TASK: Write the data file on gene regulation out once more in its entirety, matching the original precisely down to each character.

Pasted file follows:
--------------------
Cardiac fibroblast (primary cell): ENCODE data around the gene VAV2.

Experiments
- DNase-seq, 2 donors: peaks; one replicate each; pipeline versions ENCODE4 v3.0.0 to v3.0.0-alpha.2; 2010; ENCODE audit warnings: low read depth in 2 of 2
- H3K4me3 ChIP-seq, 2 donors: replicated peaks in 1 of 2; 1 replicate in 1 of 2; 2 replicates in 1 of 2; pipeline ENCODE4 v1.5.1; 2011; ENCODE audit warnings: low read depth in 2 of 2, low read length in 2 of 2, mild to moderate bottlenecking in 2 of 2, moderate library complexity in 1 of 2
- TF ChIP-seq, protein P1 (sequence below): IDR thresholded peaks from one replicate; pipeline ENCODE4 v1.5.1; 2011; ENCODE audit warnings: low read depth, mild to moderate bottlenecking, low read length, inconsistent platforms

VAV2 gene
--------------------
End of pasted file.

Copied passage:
Cardiac fibroblast (primary cell): ENCODE data around the gene VAV2.

Experiments
- DNase-seq, 2 donors: peaks; one replicate each; pipeline versions ENCODE4 v3.0.0 to v3.0.0-alpha.2; 2010; ENCODE audit warnings: low read depth in 2 of 2
- H3K4me3 ChIP-seq, 2 donors: replicated peaks in 1 of 2; 1 replicate in 1 of 2; 2 replicates in 1 of 2; pipeline ENCODE4 v1.5.1; 2011; ENCODE audit warnings: low read depth in 2 of 2, low read length in 2 of 2, mild to moderate bottlenecking in 2 of 2, moderate library complexity in 1 of 2
- TF ChIP-seq, protein P1 (sequence below): IDR thresholded peaks from one replicate; pipeline ENCODE4 v1.5.1; 2011; ENCODE audit warnings: low read depth, mild to moderate bottlenecking, low read length, inconsistent platforms

VAV2 gene